Alpine A110 v Porsche 718 Cayman S v Audi TT RS – Supertest review - On track
The Alpine A110 has made waves in sports car circles, but it’ll have to get through the Porsche Cayman S and Audi TT RS to claim its crown
- Porsche 718 Cayman S - 1:23.2
- Alpine A110 - 1:24.8
- Audi TT RS - 1:25.2
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Can our contenders cut the mustard on a race track? Hot laps at Bedford Autodrome will reveal all.
Audi first. There’s a feeling this might be the TT’s best shot at showing the others how it’s done. On the road it seems to have boundless grip and traction, and the in-line five feels the strongest engine here. And indeed it feels pretty quick around the lap, punching out of corners on full throttle with very little understeer.
Once the nose is hooked into a curve, the fat, low-profile Pirellis hang on tenaciously – it’s everything you’d expect of a compact and powerful four-wheel-drive coupe. There is a small amount of adjustability into the fastest corners that finish the lap (O’Rouge and Tower), so you can get on the power very early and accelerate flat-out all the way through. The clock stops at 1:25.2, which doesn’t seem to reflect quite how it feels.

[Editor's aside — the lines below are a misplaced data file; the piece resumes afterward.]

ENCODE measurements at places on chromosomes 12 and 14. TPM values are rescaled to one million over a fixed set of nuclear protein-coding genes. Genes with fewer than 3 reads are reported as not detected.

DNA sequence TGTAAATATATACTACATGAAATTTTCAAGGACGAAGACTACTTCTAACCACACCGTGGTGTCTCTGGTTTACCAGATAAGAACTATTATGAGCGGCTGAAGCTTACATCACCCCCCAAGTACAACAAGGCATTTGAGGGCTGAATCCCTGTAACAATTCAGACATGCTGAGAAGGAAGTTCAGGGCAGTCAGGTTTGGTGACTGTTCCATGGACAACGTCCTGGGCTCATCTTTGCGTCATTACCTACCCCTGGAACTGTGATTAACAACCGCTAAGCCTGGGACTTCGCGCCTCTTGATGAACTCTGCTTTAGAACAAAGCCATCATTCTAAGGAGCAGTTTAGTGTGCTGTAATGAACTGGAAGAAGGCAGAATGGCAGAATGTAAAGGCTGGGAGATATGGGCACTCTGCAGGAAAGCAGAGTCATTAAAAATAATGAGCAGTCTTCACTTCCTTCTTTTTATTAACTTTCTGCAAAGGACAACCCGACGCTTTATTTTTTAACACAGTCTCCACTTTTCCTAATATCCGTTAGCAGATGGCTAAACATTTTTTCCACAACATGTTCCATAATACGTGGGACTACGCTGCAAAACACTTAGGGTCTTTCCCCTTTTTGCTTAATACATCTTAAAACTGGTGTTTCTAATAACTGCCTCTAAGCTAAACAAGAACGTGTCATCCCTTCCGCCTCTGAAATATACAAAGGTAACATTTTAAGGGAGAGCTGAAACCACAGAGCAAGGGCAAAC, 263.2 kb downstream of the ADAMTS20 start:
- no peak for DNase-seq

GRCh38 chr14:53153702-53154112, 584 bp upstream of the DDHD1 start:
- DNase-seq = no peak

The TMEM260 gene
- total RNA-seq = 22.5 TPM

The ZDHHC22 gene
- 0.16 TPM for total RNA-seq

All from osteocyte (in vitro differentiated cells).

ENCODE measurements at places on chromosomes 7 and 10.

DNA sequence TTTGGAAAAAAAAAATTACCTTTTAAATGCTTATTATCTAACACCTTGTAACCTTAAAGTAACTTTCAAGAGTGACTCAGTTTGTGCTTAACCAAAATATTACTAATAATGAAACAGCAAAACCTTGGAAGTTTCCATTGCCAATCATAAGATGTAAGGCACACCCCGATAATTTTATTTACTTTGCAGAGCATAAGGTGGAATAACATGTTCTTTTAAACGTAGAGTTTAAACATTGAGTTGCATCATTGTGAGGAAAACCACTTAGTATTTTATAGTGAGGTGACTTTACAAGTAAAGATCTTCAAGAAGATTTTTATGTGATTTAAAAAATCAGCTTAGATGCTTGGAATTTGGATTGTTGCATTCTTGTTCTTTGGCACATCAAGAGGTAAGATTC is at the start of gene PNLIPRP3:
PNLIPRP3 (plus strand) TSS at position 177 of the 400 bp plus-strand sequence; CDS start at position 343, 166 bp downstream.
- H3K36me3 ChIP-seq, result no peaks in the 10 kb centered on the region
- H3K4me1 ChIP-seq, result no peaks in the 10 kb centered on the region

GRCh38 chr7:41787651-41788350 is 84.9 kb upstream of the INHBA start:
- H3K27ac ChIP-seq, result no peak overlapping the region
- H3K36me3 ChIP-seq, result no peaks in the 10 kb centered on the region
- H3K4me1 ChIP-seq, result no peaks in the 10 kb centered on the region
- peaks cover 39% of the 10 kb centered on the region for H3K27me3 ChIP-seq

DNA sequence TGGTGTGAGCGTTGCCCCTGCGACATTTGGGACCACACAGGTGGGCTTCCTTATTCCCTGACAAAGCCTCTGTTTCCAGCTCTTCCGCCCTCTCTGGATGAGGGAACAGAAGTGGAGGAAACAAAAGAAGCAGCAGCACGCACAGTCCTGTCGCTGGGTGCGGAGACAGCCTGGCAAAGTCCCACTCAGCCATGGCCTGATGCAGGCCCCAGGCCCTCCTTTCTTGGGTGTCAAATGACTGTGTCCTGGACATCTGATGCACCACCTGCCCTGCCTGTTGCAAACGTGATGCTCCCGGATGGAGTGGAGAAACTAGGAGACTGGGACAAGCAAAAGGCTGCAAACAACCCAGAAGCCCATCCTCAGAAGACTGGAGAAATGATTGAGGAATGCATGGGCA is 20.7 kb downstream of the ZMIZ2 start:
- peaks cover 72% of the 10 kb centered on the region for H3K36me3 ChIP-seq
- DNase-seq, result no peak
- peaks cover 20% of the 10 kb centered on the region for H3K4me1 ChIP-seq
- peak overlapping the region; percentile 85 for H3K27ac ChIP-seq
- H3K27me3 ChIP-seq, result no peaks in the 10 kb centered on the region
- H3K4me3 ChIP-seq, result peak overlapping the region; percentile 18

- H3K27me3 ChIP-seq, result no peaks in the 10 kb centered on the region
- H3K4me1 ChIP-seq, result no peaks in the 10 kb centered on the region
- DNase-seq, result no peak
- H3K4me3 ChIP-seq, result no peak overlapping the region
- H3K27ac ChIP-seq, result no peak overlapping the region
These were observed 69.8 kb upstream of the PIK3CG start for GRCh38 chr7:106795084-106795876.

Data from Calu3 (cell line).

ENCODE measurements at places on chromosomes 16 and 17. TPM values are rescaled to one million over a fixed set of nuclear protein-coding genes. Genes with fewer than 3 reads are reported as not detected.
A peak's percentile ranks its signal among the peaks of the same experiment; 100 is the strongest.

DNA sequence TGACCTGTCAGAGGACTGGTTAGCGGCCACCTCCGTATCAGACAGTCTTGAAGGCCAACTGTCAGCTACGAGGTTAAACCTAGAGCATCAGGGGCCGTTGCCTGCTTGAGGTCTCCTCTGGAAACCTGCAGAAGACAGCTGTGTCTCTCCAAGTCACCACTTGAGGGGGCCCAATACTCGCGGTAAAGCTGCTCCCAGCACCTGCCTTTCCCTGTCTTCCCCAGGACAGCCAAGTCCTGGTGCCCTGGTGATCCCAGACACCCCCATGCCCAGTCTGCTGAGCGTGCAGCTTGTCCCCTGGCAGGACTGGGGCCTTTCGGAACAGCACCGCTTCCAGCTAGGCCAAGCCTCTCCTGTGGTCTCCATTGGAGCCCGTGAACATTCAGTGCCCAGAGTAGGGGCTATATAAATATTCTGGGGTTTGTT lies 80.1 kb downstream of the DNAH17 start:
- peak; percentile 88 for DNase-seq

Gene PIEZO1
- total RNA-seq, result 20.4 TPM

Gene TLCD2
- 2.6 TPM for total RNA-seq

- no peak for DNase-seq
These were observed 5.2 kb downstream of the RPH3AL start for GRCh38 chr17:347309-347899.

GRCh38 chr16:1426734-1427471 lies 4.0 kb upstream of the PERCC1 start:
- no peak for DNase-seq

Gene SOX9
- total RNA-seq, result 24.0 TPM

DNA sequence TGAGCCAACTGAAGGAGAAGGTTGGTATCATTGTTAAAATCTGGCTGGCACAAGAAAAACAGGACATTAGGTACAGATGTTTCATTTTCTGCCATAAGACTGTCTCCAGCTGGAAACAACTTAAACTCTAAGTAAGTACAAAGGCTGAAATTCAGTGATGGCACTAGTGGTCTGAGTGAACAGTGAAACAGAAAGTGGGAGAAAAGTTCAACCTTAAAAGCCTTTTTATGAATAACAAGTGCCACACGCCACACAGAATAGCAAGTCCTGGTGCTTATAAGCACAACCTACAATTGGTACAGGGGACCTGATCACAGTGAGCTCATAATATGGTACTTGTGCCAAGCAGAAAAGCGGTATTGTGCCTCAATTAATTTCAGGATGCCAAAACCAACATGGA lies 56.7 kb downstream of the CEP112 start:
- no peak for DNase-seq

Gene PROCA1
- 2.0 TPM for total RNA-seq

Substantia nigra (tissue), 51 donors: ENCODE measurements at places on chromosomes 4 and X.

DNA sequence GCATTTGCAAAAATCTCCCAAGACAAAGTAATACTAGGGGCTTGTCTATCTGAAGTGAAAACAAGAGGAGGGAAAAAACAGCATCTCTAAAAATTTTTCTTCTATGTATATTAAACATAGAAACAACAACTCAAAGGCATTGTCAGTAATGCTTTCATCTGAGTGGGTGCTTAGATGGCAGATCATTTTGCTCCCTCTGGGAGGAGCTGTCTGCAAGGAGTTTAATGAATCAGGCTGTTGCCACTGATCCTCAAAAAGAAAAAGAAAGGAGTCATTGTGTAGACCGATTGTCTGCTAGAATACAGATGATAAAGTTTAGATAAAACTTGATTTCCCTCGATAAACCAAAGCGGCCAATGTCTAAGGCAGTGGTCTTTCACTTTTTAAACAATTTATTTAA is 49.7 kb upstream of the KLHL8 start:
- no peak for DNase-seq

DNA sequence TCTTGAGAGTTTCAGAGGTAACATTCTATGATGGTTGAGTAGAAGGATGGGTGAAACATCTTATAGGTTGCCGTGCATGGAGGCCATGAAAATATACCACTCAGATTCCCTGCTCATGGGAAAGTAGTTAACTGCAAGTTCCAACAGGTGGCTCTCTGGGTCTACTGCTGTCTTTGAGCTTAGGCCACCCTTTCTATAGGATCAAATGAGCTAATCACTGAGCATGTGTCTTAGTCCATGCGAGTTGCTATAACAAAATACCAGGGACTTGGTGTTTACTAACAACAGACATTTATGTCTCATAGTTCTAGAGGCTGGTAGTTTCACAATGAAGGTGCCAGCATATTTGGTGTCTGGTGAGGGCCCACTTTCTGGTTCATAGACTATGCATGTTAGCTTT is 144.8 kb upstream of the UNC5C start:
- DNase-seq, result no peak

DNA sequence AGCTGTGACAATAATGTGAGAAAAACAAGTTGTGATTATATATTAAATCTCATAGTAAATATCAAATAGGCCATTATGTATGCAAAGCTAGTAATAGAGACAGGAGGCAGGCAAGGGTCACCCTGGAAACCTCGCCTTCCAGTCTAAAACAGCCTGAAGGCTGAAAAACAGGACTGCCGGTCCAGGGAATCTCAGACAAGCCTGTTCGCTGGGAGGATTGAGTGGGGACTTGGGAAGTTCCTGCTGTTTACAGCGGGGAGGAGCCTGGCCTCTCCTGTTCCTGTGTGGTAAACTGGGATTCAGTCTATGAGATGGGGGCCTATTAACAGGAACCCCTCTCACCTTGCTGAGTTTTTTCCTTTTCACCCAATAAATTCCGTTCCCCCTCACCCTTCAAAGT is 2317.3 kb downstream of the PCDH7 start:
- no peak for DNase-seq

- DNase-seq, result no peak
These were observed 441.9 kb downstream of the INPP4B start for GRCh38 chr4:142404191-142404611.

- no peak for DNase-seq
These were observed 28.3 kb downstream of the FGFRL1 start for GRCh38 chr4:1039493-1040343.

What a contrast the Alpine is, again. It feels like it’s floating over the surface, and wringing out the in-line four, the A110 doesn’t feel any slower than the TT, but there’s a huge difference in how it tackles the corners. There’s so much more movement, so much more obvious shifting of masses – and also a sense of so much less mass. Yes, it rolls massively into the turns and sits back on its rear wheels when the throttle is snapped open, slicing through corners with a much more obvious balance – but it feels effective.
After a couple of fast laps its Michelins go off a little, meaning a light understeer in the quickest corners and oversteer everywhere else. But this isn’t an issue because even when the Alpine kicks its tail out, you can use it to steer the car with surprising precision, partly because the tail doesn’t keep on going, thanks to low mass and inertia. It’s more exploiting its adjustability than over-driving it.
There was some fade of the TT’s brakes by the last flying lap and the Alpine’s rumble a bit but keep on working just as effectively. And the readout shows a best of… 1:24.8.
Can the Porsche do it? Having experienced the Cayman on a wet racetrack and marvelled at its disdain for the conditions, I wouldn’t bet against it. It’s dry today, and I’m slightly concerned early in the first flying lap when the tail eases generously out of line under power at the hairpin, but a couple more corners further round, everything is hooked up. And then there’s no stopping it.
As on the road, it combines the TT’s solid grip with the A110’s agility… and nails the time on its second flyer – 1:23.2. That’s two seconds a lap faster than the TT, and 1.6sec faster than the Alpine. Fast and fun, job done. Though I wonder how much the £22,424 of options contribute to this.